Tiny treasures … try alpine gar­den­ing

Christchurch Mail - - OUT & ABOUT - SUZANNE PICK­FORD

Alpine plants are a marvel, with daz­zling dis­plays. Faced with treach­er­ously dif­fi­cult con­di­tions, they cover them­selves in berries or splurge on a flow­er­ing dis­play to ri­val a rose.

There’s no bet­ter way to grow these treasures than in a pot or trough dis­played on a table. They are happy here if you fol­low a few sim­ple guide­lines.

Some are fiendishly dif­fi­cult to keep alive in our hot, dry sum­mers and damp win­ters. They pro­vide chal­lenges and de­lights to the en­thu­si­as­tic grower, but luck­ily many can be grown in an open, very gritty mix in pots or troughs with lit­tle fuss.

They like a well-drained gritty mix – wet feet is the worst thing and or­di­nary pot­ting mix just won’t do. You need a very fine chip and pumice filled mix. This free drain­ing mix needs wa­ter­ing ev­ery day in summer. A drip­per or two in each pot and an au­to­matic wa­terer will make life eas­ier.

Pots need to be rel­a­tively deep with am­ple drainage holes. Shal­lower pots can ben­e­fit from rocks placed closely to­gether to ef­fec­tively in­crease the depth and mimic moun­tain con­di­tions. They look very beau­ti­ful too.

Fi­nally a good depth of very fine gravel (with­out dust) keeps the leaves from touch­ing the soil, stops liv­er­worts from grow­ing and keeps the plant cool.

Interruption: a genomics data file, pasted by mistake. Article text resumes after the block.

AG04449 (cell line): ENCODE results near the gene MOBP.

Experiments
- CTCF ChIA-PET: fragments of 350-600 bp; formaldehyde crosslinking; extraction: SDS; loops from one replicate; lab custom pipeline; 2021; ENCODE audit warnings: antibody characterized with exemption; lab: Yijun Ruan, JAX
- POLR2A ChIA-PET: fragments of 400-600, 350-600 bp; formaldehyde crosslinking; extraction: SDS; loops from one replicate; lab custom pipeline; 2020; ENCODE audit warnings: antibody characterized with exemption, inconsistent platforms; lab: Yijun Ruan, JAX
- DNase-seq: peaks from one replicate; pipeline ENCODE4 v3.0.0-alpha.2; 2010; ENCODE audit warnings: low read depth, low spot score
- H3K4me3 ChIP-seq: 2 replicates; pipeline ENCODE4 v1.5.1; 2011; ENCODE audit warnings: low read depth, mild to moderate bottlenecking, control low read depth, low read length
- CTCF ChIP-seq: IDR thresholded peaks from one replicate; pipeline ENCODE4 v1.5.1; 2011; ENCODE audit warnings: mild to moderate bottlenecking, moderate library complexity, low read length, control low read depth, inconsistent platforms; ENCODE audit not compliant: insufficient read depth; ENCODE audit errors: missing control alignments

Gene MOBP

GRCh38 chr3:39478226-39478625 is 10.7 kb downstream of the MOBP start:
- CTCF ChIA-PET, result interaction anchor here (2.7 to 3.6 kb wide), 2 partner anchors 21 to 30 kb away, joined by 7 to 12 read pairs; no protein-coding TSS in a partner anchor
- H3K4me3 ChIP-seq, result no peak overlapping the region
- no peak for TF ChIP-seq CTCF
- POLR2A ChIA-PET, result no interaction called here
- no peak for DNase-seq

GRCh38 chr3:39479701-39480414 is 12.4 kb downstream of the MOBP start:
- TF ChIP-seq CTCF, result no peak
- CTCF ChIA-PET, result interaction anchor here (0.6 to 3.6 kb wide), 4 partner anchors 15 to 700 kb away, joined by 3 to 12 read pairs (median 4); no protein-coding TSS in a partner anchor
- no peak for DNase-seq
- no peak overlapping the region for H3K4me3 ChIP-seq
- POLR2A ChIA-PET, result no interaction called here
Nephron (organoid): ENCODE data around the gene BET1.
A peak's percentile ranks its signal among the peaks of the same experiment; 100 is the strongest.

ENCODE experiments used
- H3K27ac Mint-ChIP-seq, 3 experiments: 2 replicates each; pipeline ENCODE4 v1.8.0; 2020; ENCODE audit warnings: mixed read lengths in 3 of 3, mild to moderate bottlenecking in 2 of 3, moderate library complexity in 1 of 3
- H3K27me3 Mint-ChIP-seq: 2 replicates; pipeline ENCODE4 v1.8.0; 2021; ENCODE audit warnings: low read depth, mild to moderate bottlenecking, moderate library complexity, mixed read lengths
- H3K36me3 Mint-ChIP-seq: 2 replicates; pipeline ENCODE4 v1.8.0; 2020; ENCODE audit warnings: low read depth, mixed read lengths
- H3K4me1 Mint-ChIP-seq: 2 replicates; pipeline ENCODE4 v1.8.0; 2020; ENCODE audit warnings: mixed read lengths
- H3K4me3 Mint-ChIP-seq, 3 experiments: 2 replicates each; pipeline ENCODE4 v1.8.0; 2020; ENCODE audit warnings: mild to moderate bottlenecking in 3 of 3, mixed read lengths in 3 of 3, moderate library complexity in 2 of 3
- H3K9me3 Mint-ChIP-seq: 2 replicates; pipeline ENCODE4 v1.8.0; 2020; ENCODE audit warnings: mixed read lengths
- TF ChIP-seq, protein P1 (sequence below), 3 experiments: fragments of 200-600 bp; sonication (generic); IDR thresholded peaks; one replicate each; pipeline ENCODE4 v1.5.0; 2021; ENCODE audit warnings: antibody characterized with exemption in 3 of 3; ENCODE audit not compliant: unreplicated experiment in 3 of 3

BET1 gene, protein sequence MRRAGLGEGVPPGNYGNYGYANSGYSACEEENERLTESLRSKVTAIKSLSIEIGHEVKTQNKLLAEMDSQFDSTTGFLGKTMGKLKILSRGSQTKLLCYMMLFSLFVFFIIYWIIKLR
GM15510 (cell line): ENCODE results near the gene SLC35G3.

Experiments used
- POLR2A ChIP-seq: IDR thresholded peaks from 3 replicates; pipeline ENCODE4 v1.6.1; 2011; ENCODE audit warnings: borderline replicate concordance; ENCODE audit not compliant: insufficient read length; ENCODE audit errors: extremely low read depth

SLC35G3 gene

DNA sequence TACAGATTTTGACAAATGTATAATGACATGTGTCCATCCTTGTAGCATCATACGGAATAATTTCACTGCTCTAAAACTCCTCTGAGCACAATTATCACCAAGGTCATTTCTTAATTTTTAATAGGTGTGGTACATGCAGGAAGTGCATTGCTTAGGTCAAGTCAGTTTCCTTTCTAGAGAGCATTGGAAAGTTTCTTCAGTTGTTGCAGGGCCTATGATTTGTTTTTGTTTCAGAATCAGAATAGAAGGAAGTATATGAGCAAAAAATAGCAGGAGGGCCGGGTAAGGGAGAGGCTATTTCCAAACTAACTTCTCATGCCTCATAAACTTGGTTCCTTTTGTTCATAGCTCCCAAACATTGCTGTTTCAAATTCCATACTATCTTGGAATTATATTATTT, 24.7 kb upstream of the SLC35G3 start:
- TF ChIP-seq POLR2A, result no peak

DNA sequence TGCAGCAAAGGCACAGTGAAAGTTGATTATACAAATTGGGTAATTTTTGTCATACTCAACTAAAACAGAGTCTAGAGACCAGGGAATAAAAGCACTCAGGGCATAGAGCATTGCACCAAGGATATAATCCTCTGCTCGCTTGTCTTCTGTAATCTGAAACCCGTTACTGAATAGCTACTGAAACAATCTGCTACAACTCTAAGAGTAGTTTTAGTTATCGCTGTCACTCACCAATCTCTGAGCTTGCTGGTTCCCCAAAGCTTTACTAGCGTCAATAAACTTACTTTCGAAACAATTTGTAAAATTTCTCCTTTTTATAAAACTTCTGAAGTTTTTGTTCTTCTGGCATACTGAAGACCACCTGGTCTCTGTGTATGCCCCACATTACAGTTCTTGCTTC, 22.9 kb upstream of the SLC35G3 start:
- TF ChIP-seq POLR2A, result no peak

When alpines are grown in a trough or in pots on a bench it is even eas­ier to no­tice things we might over­look tow­er­ing above the ground as we do! Mi­nus­cule leaves cling tightly to op­pressed stems that weave close to the ground. Oth­ers have a dense cov­er­ing of hair to trap pre­cious mois­ture and give the plant a furry sil­ver qual­ity. Some of our celmisias or na­tive alpine daisies have a gor­geous coat­ing of dense chest­nut brown to­men­tum a cute furry an­i­mal would be proud to sport.

These plants do like it cool in summer though, so move round the back of the house in dif­fuse light when it is hot. The ben­e­fit of pots is you can move to suit both them and you. Bring them to the pa­tio when they are in flower.

An as­sem­blage of var­i­ous sized and heights of troughs, some which can be lifted up on con­crete blocks to make a pleas­ing ar­range­ment, can pro­vide a gar­den that can be moved with you al­most as eas­ily as fur­ni­ture.

Mak­ing your own hy­per­t­ufa pots is fun and easy. Some kit sets are for sale at the Spring Flower Show, Septem­ber 16 and 17 at the Wool­ston Club and Har­good street. Tips on how to plant them up and a wide se­lec­tion of plants for ev­ery sit­u­a­tion are avail­able from the plant sellers at the show.

In­spi­ra­tion may also come from our gaudier over­seas alpine in­hab­i­tants. There is no doubt­ing the beauty and ap­peal of the snow­drops and other small bulbs, de­lights of early spring.

Sweep­ing plants dribbling over the edge add an­other di­men­sion. Be sure to select plants that have a sim­i­lar growth rate to co­habit a trough as an ex­u­ber­ant mem­ber may well take over and there­fore cause the demise of the oth­ers. Other­wise choose one massed plant­ing per pot. A tiny space can give so much plea­sure.

BARRY HAR­COURT

NZ’s un­qiue alpine plants, in­clud­ing the Mount Cook Lily, pro­vide great de­lights for gar­den­ers.

KIRK HARGREAVES

Alpine plants are ideal in pots or troughs so you can move them to suit the con­di­tions

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